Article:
Six can’t-miss winter activities in New Zealand
Most visitors to New Zealand schedule their trip during the nation’s balmy summer months, but wintertime heralds a whole new set of attractions across both islands, from world-class skiing to bubbling hot springs, next-level wildlife watching to quirky winter festivals. With fewer crowds and prices for rental cars and accommodation typically slashed, it’s a wonderful time to rug up and explore this incredible winter wonderland.
Features – Steam rising off a geo-thermal pool
Steam coming off of a geothermal pool in New Zealand © Christopher Chan / Getty
Soaking in hot springs
Chilly winter days are perfect for relaxing in New Zealand’s geothermal pools, most of which are found on the volcanic North Island. Rotorua is particularly famous for its hot springs, both natural – such as Kerosene Creek, which even has a warm waterfall – and manmade, with just about every accommodation offering private spa pools fed by a natural spring. With several hot spring complexes to choose from, Lake Taupo is also a popular destination for a soak, while down on the South Island, the European-esque Hamner Springs spa complex north of Christchurch is one of the region’s top attractions.
Features – Milky Way Rising Above Mount Cook National Park
The Milky Way galaxy rising above Mount Cook National Park © Rasdi Abdul Rahman / Getty
New Zealand’s starscapes are at their most spectacular during the long, clear mid-winter nights, particularly those above the Aoraki (Mt Cook) region on the South Island (where star tours can be arranged). Light pollution is strictly controlled in this official International Dark Sky Reserve (the largest of its kind in the world), where stargazers can spot constellations that can only be seen in the Southern Hemisphere such as the Southern Cross, the Magellanic Clouds and the Milky Way. Towards the end of May, look out for the cluster of tiny stars that rise on New Zealand’s northeast horizon known as the Pleiades star cluster or Matariki, a celestial reminder of the most important event on the Māori cultural calendar: Māori New Year. If you’re travelling in the southern half of New Zealand during winter, keep your eyes peeled for the Aurora Australis (Southern Lights), too.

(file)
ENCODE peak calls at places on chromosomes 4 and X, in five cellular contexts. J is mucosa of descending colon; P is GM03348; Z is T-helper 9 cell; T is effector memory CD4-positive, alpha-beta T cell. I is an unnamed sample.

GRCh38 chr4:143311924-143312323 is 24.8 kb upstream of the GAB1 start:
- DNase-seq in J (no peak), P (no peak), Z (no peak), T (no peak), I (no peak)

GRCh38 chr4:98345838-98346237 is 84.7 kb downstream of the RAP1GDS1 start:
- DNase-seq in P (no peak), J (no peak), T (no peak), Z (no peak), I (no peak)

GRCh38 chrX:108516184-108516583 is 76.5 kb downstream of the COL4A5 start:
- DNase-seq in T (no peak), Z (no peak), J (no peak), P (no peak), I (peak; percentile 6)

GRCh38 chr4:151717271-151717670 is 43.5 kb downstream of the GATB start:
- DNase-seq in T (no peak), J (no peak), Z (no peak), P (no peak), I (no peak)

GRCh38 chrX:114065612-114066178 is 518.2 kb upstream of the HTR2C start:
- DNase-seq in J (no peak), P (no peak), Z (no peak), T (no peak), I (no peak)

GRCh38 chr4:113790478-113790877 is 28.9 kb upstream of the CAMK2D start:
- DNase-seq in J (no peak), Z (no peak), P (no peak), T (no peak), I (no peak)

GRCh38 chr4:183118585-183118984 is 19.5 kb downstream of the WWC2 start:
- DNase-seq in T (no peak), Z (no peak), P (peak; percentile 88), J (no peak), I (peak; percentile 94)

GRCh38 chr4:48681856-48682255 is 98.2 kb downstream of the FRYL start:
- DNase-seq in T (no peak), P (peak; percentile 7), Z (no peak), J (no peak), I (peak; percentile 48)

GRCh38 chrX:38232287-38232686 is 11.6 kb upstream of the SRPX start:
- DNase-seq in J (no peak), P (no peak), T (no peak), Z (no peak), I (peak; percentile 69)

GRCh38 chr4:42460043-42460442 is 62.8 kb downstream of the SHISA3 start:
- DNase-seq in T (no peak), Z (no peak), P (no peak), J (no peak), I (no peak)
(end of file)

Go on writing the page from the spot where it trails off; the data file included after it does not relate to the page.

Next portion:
Features – New Zealand, Canterbury, Kaikoura, View of whales tail fin
Whale watching in Kaikoura © chrisadam / Getty
When it comes to whale watching in New Zealand, it doesn’t get much better than Kaikoura on the northwest coast of the South island, which is one of the only places in the world where it’s quite common to spot the elusive sperm whale. The winter months also bring an assortment of other whales including humpbacks, pilot whales, blue whales and southern right whales, as well as fur seals, dolphins, and even albatross. Troy Channel in Marlborough Sounds is another hot spot on the South Island, while whale-watching activities on the North Island are centered in the Hauraki Gulf near Auckland, the Bay of Plenty, and the Bay of Islands.
The vines might be bare during the winter months, but most of New Zealand’s winery cellar doors are open year round. By visiting during the quieter winter months, the wine-tasting experience can feel much more intimate, not to mention cosy, with many wineries equipped with roaring fires and blankets for guests. On the South Island, the wineries of Central Otago – famed for its pinot noir – are easily accessible from the winter sports hubs of Queenstown, while Wanaka, the gateway to Treble Cone ski resort, has two cellar doors within walking distance of the centre, Rippon and the Maude Wines tasting room (76A Golf Course Rd). On the North Island, a whale-watching excursion to the Bay of Plenty could be combined with a visit to some of the region’s handful of wineries such as Mills Reef Winery, known for its Bordeaux-style reds.
Features – A male snowboarder blasts a heel side turn while snowboarding at Coronet Peak in Queenstown, New Zealand.
A snowboarder in Queenstown © Kyle Sparks / Getty
Skiing and snowboarding
Generally running from mid-June to early October, New Zealand’s ski season might be a little shorter than that of Northern Hemisphere resorts, but the skiing and snowboarding here can be just as good as anywhere in Europe or North America. Most winter sports enthusiasts head to the four main winter resorts surrounding Queenstown on the South Island (check out our guide to planning a Queenstown ski trip), though there are more than 25 ski areas spread across both islands to choose from – many of which also offer alternative winter activities such as snowshoeing, glacier walking and snowmobiling. Plan a trip after the mid-July school holidays to dodge the crowds and enjoy the best chances of dry powder.
Catching a winter festival
Officially celebrated on 15 June, Māori New Year celebrations are arguably best observed in larger cities, with most – particularly Auckland – hosting events ranging from Haka competitions to Māori art exhibitions for several weeks leading up to the date. Other notable winter festivals on the North Island include the Wellington Jazz Festival in June, Northland’s Russell Birdman Festival in July, and Wellington on a Plate in August. On the South Island, highlights include the Queenstown Winter Festival in June, the New Zealand Steampunk Festival in Oamaru in May or June, and Gay Ski Week in Queenstown in September.